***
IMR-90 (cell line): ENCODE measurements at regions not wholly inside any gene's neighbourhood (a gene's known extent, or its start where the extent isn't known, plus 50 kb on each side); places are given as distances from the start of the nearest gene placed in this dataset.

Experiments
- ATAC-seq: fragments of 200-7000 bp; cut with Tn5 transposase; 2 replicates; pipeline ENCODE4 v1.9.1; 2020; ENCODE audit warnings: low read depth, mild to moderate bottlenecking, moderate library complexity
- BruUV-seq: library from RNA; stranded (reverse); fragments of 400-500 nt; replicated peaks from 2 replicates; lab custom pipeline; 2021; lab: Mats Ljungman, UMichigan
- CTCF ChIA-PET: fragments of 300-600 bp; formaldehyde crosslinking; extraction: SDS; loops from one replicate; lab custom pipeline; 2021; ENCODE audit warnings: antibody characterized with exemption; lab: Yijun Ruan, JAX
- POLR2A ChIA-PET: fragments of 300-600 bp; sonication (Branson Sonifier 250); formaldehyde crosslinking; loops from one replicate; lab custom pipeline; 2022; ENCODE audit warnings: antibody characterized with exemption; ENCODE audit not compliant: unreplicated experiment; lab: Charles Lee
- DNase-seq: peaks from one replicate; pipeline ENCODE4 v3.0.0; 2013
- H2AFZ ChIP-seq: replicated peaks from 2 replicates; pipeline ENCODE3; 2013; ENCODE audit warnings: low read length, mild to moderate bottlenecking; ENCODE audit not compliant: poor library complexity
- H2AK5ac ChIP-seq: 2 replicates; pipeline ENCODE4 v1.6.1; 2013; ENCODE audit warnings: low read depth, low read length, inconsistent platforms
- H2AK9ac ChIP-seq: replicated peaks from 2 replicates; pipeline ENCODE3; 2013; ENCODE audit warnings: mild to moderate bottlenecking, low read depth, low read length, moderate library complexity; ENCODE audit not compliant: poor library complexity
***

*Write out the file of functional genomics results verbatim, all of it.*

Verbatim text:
IMR-90 (cell line): ENCODE measurements at regions not wholly inside any gene's neighbourhood (a gene's known extent, or its start where the extent isn't known, plus 50 kb on each side); places are given as distances from the start of the nearest gene placed in this dataset.

Experiments
- ATAC-seq: fragments of 200-7000 bp; cut with Tn5 transposase; 2 replicates; pipeline ENCODE4 v1.9.1; 2020; ENCODE audit warnings: low read depth, mild to moderate bottlenecking, moderate library complexity
- BruUV-seq: library from RNA; stranded (reverse); fragments of 400-500 nt; replicated peaks from 2 replicates; lab custom pipeline; 2021; lab: Mats Ljungman, UMichigan
- CTCF ChIA-PET: fragments of 300-600 bp; formaldehyde crosslinking; extraction: SDS; loops from one replicate; lab custom pipeline; 2021; ENCODE audit warnings: antibody characterized with exemption; lab: Yijun Ruan, JAX
- POLR2A ChIA-PET: fragments of 300-600 bp; sonication (Branson Sonifier 250); formaldehyde crosslinking; loops from one replicate; lab custom pipeline; 2022; ENCODE audit warnings: antibody characterized with exemption; ENCODE audit not compliant: unreplicated experiment; lab: Charles Lee
- DNase-seq: peaks from one replicate; pipeline ENCODE4 v3.0.0; 2013
- H2AFZ ChIP-seq: replicated peaks from 2 replicates; pipeline ENCODE3; 2013; ENCODE audit warnings: low read length, mild to moderate bottlenecking; ENCODE audit not compliant: poor library complexity
- H2AK5ac ChIP-seq: 2 replicates; pipeline ENCODE4 v1.6.1; 2013; ENCODE audit warnings: low read depth, low read length, inconsistent platforms
- H2AK9ac ChIP-seq: replicated peaks from 2 replicates; pipeline ENCODE3; 2013; ENCODE audit warnings: mild to moderate bottlenecking, low read depth, low read length, moderate library complexity; ENCODE audit not compliant: poor library complexity